Featuring: George Howard from his "Music Publishing 101" video.
Editorial and comments by Michael Borges.
Former president of the storied Rykodisc label and founder of Slow River Records, George Howard is an accomplished musician, producer, executive, and educator. He currently holds posts as Assistant Professor of Management at Loyola University, instructor and lecturer at Berklee College of Music’s Berklee Music program, and editor and frequent contributor to Artists House. He is the author of Getting Signed! An Insider’s Guide to the Record Industry, and Publishing 101, both aimed at educating aspiring artists in how to succeed in a music industry business that at times seems rigged against them.
Whenever an original song, with lyrics or instrumental music, is “fixed” in a tangible medium (recorded or written down), a copyright is generated.
Publishing is concerned with the registration, exploitation (licenses sales), and collection of the copyright.
1. Royalties paid to the songwriter/composer (could be same as publisher) are the mechanical royalty which covers the composition.
2. Royalties are also paid to the performer of the song, which can be the same as the publisher and/or record label.
Publishing is focused primarily on the royalties paid to the songwriters and composers. If you are just starting out, you will most likely be a self-published publisher, which is very common these days, and is the best way to build and expand your future music publishing career and licensing opportunities.
1. Mechanicals for the composition of the music – paid by the label to the songwriter for the rights to “mechanically reproduce” the writer’s song on CD or download. Note, this occurs whether or not the writer is the performer of the song.
2. Synchronization for use of music with visual media such as film, videos, slide shows or games, etc. – Paid by the producer of a movie, tv show or ad agency to the writer of the song for the right to “synchronize” the writer’s music to the producer’s moving images.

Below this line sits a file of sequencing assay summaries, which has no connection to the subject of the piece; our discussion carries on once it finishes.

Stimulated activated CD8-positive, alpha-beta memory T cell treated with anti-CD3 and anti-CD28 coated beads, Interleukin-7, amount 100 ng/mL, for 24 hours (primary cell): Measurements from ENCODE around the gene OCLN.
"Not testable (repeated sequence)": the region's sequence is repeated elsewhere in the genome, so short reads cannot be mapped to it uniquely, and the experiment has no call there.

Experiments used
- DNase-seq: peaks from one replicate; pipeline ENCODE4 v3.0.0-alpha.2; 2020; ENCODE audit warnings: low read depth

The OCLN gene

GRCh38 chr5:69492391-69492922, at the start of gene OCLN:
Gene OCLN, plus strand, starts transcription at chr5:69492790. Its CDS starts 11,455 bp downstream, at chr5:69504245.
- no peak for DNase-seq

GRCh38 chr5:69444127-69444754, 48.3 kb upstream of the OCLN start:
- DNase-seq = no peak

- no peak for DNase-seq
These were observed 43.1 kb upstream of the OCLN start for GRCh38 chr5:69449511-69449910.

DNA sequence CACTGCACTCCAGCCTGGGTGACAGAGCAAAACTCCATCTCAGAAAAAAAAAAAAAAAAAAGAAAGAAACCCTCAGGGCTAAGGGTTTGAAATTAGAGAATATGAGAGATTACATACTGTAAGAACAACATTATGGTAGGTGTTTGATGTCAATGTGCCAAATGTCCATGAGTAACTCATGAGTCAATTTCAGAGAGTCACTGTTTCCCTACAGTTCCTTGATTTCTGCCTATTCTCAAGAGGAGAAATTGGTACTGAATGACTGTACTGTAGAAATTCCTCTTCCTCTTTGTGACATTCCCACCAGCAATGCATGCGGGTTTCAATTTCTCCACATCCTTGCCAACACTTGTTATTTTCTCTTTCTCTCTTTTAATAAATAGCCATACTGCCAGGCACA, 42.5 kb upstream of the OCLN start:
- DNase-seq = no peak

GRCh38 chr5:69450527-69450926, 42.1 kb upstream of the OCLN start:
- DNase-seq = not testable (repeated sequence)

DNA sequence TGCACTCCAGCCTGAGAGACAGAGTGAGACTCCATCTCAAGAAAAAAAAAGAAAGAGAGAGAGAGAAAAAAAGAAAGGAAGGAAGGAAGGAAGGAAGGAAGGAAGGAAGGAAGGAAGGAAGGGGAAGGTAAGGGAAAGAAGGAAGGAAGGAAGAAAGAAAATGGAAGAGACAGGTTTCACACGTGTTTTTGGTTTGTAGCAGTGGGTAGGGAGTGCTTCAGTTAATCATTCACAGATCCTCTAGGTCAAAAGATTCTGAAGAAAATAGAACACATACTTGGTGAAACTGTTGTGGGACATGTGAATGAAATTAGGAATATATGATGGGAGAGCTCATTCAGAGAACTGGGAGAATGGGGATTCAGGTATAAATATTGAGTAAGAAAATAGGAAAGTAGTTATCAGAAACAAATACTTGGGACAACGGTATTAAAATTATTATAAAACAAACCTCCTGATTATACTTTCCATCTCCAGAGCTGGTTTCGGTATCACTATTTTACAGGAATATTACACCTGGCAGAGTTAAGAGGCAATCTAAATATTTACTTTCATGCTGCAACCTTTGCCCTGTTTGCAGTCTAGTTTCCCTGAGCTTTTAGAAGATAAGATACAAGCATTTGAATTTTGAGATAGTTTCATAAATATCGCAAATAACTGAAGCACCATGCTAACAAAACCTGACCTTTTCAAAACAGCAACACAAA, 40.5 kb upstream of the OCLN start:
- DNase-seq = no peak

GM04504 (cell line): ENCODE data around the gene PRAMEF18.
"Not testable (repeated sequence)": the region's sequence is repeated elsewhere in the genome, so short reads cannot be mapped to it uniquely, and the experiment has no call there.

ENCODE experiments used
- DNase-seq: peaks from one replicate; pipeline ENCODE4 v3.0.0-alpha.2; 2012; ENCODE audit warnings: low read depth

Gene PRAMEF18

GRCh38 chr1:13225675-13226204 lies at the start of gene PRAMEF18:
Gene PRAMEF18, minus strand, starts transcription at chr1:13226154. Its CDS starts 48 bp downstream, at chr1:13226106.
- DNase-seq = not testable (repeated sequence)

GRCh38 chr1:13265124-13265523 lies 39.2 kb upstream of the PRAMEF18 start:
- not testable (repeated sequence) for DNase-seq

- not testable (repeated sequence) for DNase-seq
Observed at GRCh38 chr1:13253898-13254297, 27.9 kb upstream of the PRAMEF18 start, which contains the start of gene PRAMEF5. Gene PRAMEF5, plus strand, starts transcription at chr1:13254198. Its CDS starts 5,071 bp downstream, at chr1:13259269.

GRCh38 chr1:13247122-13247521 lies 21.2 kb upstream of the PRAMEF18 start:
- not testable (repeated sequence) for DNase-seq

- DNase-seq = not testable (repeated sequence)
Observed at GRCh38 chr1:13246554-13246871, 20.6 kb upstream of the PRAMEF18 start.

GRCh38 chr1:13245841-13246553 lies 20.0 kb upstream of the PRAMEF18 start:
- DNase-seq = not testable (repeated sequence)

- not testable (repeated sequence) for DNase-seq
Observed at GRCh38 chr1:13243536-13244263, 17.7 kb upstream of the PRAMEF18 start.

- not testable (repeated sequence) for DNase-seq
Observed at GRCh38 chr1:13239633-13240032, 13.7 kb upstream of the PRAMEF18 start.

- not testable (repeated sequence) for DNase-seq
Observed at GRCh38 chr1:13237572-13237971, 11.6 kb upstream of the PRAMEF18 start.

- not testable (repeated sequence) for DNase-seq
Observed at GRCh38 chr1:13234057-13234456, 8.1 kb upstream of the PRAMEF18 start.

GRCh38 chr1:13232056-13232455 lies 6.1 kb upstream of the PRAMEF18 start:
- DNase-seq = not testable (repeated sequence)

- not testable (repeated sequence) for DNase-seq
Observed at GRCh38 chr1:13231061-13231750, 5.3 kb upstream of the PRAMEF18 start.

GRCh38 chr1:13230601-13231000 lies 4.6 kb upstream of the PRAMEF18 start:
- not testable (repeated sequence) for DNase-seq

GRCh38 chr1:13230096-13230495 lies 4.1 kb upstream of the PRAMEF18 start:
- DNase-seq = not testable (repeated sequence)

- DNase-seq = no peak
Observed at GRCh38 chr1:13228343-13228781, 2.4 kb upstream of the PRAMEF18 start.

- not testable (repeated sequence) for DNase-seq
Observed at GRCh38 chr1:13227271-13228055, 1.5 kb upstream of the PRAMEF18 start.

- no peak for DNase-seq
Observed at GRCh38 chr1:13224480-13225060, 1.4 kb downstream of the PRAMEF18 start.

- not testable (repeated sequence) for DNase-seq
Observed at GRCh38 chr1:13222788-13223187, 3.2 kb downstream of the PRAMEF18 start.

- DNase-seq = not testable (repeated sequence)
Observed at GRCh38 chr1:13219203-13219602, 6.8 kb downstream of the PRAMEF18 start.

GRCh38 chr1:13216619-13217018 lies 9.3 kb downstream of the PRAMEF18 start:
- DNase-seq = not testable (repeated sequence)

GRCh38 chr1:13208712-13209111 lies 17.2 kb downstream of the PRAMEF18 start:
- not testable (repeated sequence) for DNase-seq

3. Performance – Paid by the Performance Rights Organizations (ASCAP, BMI, SESAC), to the writer(s) of the song when the writer’s music is broadcast over the public airwaves, such as radio, tv, satellite, internet, etc. Note, some music publishers and libraries also do direct, “per program” licensing deals with broadcasters or other businesses using their music.
4. Special use – paid by creators of ring tones, karaoke, video games, etc. to the songwriter for the rights to use the songwriter’s composition work.
5. Print – When music gets published in song books, sheet music or other transcriptions, the royalties are paid to the publisher and the songwriter.
1. Registration with Library of Congress and optionally, with the PRO with whom the publisher and/or songwriter are affiliated. Registration provides best protection in the event of copyright infringement.
2. Exploitation – can include sales of CDs, downloads, ring tones, video games, film, tv, advertising and many forms of different commercial licensing usages.
3. Collection – getting the money for the mechanical royalties plus any/all other licensing fees which are sold.
Even as the music industry changes, publishing will always be the “constant” at the center, so it’s important to understand the publishing side of the music business. For example, even if CD (compac discs) sales completely fade out, there will still be mechanicals, synchronization, performance royalties and other streams of income from dozens of traditional and new commercial music licensing types.
As an artist or someone involved with artists, it’s important for you to understand how music publishing works to generate money, but also to generate interest and audiences to continue growing your publishing career and related opportunities.
Original post by LicenseQuote